I don’t dispute there are many problems but I quoted the above to remind us that much has changed for the better and we should acknowledge the progress of the last century, the century that those who speak for and assist Older Persons grew up in. Our century we could claim. The century when the world’s population grew from only 2 billion to today’s population of 7.7 billion and despite that huge 5.7 billion growth in population, we, the world, have seen huge improvements in our life expectancy and in our collective standard of living. All this requires a big change in how young people engage with and support the older generation and it also requires that older people support necessary change. To put that another way the policies that were appropriate 100years ago are no longer adequate in a world of 7.5billion people and growing on to say 10 billion by mid-century. On the question of age two political figures dominate much of the media debate in the Western world and they are Prime Minister Boris Johnson in Britain who was bluntly told by the UK Supreme Court that his advice to the Queen to prorogue Parliament was ‘unlawful’ and for Parliament to get back to work. The man who wants to be Prime Minister of UK, Jeremy Corbyn is aged 70yrs- well able to qualify as a member of Older Persons organisation but that hasn’t stopped him and the British Labour Party from seeing him as the person to lead Britain and not get hung up on his age. Across the Atlantic in USA those aspiring to lead are older still. President Trump is 73yrs, Joe Biden, the leading Democrat is 76 yrs, followed by Bernie Sanders at 78 and Speaker of the House, Nancy Pelosi, a hugely important position, is 79yrs. The other front runner Elisabeth Warren is a youthful 70yrs.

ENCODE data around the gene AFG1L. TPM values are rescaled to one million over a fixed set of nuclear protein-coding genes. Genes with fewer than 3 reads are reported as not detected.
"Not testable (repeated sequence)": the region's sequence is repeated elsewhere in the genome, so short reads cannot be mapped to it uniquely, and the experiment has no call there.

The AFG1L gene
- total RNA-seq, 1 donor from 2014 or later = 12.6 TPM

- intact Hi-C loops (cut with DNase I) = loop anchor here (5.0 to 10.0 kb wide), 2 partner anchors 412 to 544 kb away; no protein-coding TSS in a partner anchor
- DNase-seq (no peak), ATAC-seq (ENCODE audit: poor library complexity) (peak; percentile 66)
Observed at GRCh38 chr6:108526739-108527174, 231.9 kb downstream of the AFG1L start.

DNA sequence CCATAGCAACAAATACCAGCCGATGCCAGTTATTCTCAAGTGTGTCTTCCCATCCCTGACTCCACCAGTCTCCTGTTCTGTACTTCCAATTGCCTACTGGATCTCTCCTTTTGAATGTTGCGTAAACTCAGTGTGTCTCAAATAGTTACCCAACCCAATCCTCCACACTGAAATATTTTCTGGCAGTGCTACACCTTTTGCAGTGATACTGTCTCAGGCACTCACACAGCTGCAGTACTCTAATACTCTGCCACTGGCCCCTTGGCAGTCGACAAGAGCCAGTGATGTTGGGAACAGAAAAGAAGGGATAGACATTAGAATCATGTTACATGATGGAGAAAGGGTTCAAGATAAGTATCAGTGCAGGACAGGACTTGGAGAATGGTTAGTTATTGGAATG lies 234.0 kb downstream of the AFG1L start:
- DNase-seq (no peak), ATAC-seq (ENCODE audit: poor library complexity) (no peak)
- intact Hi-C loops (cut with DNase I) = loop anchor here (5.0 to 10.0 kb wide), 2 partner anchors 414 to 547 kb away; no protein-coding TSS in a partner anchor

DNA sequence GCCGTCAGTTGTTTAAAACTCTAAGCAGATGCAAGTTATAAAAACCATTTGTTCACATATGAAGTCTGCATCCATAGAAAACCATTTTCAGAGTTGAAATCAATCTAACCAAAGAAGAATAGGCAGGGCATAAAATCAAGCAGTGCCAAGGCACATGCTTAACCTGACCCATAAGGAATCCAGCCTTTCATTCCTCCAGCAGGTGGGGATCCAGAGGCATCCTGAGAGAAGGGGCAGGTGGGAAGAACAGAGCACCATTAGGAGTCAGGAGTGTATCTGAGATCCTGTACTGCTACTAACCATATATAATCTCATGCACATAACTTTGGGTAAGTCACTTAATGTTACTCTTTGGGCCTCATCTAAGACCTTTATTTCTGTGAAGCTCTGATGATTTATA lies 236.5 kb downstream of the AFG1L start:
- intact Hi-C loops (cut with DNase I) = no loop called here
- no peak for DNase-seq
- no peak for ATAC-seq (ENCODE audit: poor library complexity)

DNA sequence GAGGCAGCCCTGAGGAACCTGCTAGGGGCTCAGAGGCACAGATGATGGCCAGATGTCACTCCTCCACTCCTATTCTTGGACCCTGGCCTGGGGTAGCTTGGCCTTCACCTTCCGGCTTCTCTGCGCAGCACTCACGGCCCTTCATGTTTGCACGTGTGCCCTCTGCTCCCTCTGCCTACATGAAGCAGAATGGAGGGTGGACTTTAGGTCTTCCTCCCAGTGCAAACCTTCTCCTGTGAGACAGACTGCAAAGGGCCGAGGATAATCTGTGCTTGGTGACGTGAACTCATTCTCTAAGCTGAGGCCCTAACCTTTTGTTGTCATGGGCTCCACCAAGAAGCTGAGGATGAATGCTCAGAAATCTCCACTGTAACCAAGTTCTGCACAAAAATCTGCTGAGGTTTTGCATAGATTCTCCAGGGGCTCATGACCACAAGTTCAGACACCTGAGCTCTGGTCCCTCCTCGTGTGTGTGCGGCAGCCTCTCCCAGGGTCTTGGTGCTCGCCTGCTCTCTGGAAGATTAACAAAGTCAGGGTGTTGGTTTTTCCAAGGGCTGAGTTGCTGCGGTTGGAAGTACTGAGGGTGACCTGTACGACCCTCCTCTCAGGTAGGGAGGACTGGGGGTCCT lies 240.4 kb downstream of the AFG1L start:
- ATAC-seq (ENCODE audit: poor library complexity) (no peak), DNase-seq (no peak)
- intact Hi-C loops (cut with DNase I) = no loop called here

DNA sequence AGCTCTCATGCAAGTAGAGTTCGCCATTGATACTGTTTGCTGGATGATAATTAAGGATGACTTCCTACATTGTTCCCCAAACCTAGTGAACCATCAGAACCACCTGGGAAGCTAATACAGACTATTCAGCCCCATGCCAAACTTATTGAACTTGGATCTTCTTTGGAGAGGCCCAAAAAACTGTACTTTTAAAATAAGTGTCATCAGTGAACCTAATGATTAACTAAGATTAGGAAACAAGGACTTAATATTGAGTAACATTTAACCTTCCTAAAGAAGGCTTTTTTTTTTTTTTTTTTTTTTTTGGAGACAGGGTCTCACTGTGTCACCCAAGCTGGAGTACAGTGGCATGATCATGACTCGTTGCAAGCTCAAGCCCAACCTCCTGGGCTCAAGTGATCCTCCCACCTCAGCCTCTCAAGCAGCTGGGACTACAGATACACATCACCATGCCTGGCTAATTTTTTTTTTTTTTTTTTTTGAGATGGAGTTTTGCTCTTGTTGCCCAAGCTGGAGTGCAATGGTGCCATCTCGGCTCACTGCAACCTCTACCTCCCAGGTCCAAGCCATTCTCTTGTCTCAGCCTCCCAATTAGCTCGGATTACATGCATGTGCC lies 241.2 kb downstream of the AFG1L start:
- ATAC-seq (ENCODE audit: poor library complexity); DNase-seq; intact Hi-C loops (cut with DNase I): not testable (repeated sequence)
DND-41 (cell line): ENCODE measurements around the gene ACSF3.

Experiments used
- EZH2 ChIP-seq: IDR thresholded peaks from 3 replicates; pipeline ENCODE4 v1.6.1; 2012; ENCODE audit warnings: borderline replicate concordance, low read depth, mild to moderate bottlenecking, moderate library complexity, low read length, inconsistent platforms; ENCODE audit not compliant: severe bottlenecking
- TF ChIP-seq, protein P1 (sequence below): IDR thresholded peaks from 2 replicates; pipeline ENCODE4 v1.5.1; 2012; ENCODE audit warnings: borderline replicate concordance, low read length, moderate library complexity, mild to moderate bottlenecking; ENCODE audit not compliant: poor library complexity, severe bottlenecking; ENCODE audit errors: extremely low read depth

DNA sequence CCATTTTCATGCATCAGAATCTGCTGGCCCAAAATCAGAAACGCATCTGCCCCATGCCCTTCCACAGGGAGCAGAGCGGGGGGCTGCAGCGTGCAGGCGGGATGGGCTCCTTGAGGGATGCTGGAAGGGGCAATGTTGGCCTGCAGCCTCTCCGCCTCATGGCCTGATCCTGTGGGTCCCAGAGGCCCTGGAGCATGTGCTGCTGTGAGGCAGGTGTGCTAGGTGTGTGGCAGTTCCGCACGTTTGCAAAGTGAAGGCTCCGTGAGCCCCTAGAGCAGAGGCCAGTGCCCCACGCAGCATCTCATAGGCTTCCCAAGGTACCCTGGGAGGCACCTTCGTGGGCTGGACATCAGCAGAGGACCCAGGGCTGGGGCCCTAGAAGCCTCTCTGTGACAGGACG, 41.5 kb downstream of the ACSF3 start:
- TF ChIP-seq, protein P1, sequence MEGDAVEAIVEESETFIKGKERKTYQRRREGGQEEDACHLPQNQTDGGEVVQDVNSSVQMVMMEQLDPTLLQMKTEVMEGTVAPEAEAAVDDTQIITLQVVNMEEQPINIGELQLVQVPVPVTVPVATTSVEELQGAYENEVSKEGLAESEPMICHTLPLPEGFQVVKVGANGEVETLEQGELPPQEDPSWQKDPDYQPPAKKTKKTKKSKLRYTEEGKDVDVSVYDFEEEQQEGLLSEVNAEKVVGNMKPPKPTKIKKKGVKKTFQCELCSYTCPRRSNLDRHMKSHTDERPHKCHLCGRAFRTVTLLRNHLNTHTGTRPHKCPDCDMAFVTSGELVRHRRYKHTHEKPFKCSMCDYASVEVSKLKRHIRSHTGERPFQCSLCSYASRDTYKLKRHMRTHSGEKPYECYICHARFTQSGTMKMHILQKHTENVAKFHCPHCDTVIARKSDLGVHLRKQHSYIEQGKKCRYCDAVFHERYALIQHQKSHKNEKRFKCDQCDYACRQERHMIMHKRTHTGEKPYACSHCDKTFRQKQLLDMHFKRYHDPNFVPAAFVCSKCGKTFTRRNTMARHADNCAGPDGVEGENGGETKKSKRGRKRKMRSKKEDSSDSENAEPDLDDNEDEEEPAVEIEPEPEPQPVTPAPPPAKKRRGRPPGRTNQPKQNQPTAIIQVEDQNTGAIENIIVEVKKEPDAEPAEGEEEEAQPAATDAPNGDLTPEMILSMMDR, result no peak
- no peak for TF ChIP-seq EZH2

If you can aspire to lead the most powerful country and the largest economy in the world in your late 70’s early 80’s then there is no reason to let chronological age alone dictate attitudes, engagement or involvement in society.
It’s a very powerful message for the Older Persons Council to take forward and clear encouragement to society in general to keep looking for ways to utilise the experience and knowledge of older persons. A very important point. At the other end of the age group we witnessed last week the huge impact that the 16 year old Swedish girl Greta Thunberg has had in energising the world, to get our attention and demand action on climate change. Half a million marched in Canada for the cause and about 170,000 marched across New Zealand and similar marches elsewhere as people of all ages went out to march and so the message was spread. There is much to be done on the issue of the risks from climate change, not discussed in earlier generations. It is growing to be the biggest issue today’s world must address. And as an aside I find it disgusting that a number of middle aged and older men in the media feel that they should attack such a committed young woman because they don’t agree with her message-sad. Climate change is an issue of great importance to coastal communities like the Kāpiti Coast and I am pleased that our Council is aware of the challenge, and we must accept that the response will include withdrawing from some threatened coastal communities. None of that will be easy to implement in a fair manner but that doesn’t mean we can avoid such decisions. There was big coverage of the UN Climate Conference in New York last week which will help all to see which countries are likely to meet their Paris Climate commitments. We know some like the US – the largest polluter per head of population- won’t because President Trump is in the process of withdrawing from the Climate Change accords, and by all evidence is a climate change denier.